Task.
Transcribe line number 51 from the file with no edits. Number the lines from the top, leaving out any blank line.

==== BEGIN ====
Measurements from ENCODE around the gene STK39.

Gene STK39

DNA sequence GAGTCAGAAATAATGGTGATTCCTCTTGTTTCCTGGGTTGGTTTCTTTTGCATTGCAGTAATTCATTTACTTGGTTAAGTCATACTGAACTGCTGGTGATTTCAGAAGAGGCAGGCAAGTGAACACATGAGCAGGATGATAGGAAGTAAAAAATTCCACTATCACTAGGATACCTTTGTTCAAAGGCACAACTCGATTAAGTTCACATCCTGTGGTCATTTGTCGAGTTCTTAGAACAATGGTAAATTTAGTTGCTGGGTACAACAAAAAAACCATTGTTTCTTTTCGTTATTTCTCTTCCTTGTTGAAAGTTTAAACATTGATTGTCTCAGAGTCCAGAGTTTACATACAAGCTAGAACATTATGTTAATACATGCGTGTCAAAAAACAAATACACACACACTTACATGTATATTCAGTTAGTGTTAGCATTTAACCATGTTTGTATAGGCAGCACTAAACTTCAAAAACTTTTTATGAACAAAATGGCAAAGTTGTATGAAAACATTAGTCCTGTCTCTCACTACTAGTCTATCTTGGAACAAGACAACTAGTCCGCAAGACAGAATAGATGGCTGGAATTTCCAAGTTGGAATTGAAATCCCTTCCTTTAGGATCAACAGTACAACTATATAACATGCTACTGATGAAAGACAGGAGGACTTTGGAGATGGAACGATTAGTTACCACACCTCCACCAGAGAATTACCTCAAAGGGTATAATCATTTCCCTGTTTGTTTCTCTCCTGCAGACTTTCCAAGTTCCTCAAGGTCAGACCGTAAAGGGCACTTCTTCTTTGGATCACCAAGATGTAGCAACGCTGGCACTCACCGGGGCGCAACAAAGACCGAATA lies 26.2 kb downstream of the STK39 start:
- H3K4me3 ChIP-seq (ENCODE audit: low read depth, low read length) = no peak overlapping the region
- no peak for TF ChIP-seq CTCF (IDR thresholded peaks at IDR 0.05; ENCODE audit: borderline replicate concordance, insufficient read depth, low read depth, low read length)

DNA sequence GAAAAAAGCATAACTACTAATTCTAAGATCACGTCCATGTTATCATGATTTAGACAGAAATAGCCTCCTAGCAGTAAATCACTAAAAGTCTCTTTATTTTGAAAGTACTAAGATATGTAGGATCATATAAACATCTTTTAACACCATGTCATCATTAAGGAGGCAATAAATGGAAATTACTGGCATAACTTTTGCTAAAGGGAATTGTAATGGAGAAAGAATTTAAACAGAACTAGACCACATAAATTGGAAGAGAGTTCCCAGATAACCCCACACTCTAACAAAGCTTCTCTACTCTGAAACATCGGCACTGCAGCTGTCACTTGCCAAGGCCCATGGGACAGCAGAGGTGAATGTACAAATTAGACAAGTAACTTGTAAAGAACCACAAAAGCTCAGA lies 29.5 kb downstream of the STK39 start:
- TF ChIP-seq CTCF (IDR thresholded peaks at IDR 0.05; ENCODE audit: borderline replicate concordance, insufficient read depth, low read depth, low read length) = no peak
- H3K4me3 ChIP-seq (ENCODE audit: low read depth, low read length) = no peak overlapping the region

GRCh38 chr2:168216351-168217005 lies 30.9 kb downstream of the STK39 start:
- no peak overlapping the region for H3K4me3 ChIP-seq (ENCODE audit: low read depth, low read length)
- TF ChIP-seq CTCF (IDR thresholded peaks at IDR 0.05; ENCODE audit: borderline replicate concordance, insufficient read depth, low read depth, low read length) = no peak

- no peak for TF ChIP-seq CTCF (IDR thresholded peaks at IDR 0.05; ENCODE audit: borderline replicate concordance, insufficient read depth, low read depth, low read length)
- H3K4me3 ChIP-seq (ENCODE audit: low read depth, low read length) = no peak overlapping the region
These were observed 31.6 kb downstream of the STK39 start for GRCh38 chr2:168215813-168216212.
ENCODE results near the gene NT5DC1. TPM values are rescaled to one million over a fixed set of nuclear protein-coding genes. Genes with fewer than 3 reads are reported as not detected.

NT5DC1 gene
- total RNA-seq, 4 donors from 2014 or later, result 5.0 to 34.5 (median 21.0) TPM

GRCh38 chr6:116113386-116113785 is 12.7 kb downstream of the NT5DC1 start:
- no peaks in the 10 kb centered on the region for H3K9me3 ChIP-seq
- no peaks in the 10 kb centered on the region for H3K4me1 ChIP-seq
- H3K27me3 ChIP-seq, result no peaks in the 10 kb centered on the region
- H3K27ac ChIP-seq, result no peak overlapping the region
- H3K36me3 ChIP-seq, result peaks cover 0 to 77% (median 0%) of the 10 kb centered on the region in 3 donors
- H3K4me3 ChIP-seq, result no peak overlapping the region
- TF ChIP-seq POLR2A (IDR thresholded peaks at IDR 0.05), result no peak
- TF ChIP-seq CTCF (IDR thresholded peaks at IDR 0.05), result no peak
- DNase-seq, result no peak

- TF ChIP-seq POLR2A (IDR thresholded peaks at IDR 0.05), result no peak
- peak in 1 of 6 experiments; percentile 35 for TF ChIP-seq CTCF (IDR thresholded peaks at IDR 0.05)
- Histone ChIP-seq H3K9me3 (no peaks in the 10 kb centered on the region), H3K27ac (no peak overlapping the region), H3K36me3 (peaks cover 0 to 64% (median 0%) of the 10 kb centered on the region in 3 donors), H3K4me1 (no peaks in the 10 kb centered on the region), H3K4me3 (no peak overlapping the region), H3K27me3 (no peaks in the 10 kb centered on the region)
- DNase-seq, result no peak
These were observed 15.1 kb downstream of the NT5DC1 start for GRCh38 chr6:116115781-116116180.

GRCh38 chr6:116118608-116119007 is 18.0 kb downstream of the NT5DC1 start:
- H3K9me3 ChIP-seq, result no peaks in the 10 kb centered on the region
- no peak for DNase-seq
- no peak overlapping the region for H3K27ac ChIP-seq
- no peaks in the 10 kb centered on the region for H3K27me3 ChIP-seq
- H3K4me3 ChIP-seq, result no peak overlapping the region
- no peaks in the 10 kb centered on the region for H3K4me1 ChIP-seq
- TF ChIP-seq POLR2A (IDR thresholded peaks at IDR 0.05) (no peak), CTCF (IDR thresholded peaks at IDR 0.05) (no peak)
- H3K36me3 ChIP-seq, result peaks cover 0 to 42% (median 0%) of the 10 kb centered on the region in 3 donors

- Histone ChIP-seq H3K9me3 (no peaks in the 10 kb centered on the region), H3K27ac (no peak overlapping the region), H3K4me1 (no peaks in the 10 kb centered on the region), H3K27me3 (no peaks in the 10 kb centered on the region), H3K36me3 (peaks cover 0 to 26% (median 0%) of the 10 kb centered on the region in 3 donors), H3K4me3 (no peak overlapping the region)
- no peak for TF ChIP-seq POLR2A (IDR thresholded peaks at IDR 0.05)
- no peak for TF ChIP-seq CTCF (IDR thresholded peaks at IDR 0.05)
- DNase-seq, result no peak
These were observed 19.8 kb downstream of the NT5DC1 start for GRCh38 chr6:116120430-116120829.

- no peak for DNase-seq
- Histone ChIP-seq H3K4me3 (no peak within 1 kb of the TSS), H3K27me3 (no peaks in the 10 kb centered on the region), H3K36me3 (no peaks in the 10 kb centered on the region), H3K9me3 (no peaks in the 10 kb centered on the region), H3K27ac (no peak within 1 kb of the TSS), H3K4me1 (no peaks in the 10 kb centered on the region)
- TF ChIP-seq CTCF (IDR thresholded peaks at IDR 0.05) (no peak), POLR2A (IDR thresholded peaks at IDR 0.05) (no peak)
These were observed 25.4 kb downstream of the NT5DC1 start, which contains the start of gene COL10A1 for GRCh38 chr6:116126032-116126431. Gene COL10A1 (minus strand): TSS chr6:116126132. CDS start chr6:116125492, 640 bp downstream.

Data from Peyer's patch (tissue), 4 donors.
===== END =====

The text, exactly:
Data from Peyer's patch (tissue), 4 donors.